The Washington Post about the German energy transition plans:
The environment has always been a crucial issue in German politics. When the Ukrainian nuclear power plant Chernobyl caused fear and panic throughout Europe after its meltdown in 1986, the Berlin Wall was still standing. Soon after, a united Germany evolved as a world leader both in climate politics as well as in the development of technological solutions.
After the 2011 nuclear disaster in Fukushima, Japan, German Chancellor Angela Merkel — who grew up in the east — reversed her previous stance and announced a surprising and possibly groundbreaking goal: Germany would strive to become the first industrialized country to abolish both coal and nuclear power as energy sources. Renewable energy sources are to fill the void. Succeeding would likely be impossible if reunification had not happened. The east — highly dependent on coal in communist times — now produces 30 percent of its electricity using renewable energy, one-third more than western Germany does.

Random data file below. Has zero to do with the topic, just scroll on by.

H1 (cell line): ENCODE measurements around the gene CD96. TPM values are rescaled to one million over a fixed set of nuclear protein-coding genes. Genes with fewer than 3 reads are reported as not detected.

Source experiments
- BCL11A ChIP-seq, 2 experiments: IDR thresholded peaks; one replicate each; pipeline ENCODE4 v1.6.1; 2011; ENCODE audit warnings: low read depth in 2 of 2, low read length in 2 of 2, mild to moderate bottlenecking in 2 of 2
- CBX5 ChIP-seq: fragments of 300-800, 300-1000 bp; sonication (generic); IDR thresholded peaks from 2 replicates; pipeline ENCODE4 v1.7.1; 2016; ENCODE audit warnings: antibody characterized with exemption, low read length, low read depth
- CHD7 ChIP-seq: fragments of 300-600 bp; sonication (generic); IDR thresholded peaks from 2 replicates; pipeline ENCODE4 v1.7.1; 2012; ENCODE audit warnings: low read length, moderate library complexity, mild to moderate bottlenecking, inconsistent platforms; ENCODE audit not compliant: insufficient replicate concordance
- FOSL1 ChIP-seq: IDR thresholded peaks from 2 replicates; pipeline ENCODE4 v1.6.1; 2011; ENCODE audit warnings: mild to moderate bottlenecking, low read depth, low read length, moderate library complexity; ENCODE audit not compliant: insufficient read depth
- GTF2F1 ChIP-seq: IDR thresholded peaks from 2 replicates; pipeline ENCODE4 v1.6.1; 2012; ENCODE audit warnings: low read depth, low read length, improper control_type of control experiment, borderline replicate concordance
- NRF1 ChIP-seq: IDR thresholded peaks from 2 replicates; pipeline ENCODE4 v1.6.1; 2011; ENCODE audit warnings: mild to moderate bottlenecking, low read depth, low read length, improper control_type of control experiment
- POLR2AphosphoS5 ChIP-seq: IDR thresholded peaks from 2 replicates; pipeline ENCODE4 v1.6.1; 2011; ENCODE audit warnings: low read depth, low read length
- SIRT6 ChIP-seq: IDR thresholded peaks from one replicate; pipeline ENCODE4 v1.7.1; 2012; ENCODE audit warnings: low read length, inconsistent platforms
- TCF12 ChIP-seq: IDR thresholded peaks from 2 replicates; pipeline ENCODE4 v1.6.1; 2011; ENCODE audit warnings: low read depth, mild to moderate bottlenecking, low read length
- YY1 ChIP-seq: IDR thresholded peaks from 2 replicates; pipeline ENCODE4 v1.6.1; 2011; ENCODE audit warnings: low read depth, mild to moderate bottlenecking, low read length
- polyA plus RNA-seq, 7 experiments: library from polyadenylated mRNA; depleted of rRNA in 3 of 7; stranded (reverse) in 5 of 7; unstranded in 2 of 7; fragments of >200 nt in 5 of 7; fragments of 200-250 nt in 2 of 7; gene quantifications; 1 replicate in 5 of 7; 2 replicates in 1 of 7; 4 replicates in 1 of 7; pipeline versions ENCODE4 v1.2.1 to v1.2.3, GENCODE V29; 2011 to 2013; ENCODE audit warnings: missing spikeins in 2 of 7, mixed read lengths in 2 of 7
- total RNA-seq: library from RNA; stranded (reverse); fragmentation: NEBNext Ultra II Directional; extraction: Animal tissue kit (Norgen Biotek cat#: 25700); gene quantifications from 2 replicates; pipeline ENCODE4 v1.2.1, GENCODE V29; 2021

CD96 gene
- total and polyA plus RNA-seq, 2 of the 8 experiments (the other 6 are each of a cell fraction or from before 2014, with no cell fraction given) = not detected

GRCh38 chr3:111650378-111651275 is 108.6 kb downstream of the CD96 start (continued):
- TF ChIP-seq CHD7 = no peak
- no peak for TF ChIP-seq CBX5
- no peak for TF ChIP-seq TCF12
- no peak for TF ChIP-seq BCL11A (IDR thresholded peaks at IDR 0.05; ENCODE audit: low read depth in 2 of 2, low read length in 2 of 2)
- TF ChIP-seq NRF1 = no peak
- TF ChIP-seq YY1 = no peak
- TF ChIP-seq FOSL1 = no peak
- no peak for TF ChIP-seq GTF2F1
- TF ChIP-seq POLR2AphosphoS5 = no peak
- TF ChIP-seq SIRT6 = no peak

Wolfgang Gründinger, born in Germany’s southern state of Bavaria, is the spokesperson for the Foundation for the Rights of Future Generations. This year, Germany for the first time generated more energy from renewables than any other source, including coal and nuclear power plants. The project is expensive, which has increased electricity prices, particularly in the east. Despite that, Gründinger considers the rise of renewable energy projects the country’s first successful joint east-west project:
„No matter whether one is east or west German, the overwhelming majority of us share the opinion that we need to transform our energy supplies from fossil and nuclear to renewable and sustainable sources to stop climate change and prevent a nuclear catastrophe.
In East Germany, renewable energies not only created jobs and economic perspectives in otherwise underdeveloped regions, but – and probably more important – restored the tarnished self-confidence of the east Germans.“